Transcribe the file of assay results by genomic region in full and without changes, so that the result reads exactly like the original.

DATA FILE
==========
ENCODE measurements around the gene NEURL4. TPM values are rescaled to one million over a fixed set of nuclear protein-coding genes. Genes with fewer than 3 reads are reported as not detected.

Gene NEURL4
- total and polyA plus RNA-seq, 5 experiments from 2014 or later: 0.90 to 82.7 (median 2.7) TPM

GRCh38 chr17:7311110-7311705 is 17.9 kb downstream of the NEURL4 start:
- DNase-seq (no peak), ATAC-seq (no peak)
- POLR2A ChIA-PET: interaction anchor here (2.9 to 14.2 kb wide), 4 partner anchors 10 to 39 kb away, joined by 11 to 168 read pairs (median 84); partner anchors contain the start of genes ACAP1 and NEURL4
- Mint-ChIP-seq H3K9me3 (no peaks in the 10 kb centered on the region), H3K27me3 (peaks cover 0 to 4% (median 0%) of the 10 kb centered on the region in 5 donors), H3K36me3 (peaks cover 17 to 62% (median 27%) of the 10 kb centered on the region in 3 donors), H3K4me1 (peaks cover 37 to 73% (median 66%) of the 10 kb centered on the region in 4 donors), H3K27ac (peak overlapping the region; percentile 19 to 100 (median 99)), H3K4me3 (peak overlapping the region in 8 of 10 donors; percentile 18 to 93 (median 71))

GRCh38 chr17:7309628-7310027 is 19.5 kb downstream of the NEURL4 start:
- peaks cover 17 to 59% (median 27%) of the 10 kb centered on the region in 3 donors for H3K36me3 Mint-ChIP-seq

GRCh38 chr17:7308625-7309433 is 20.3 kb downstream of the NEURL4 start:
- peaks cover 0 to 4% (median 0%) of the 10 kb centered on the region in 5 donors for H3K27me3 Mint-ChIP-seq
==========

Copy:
ENCODE measurements around the gene NEURL4. TPM values are rescaled to one million over a fixed set of nuclear protein-coding genes. Genes with fewer than 3 reads are reported as not detected.

Gene NEURL4
- total and polyA plus RNA-seq, 5 experiments from 2014 or later: 0.90 to 82.7 (median 2.7) TPM

GRCh38 chr17:7311110-7311705 is 17.9 kb downstream of the NEURL4 start:
- DNase-seq (no peak), ATAC-seq (no peak)
- POLR2A ChIA-PET: interaction anchor here (2.9 to 14.2 kb wide), 4 partner anchors 10 to 39 kb away, joined by 11 to 168 read pairs (median 84); partner anchors contain the start of genes ACAP1 and NEURL4
- Mint-ChIP-seq H3K9me3 (no peaks in the 10 kb centered on the region), H3K27me3 (peaks cover 0 to 4% (median 0%) of the 10 kb centered on the region in 5 donors), H3K36me3 (peaks cover 17 to 62% (median 27%) of the 10 kb centered on the region in 3 donors), H3K4me1 (peaks cover 37 to 73% (median 66%) of the 10 kb centered on the region in 4 donors), H3K27ac (peak overlapping the region; percentile 19 to 100 (median 99)), H3K4me3 (peak overlapping the region in 8 of 10 donors; percentile 18 to 93 (median 71))

GRCh38 chr17:7309628-7310027 is 19.5 kb downstream of the NEURL4 start:
- peaks cover 17 to 59% (median 27%) of the 10 kb centered on the region in 3 donors for H3K36me3 Mint-ChIP-seq

GRCh38 chr17:7308625-7309433 is 20.3 kb downstream of the NEURL4 start:
- peaks cover 0 to 4% (median 0%) of the 10 kb centered on the region in 5 donors for H3K27me3 Mint-ChIP-seq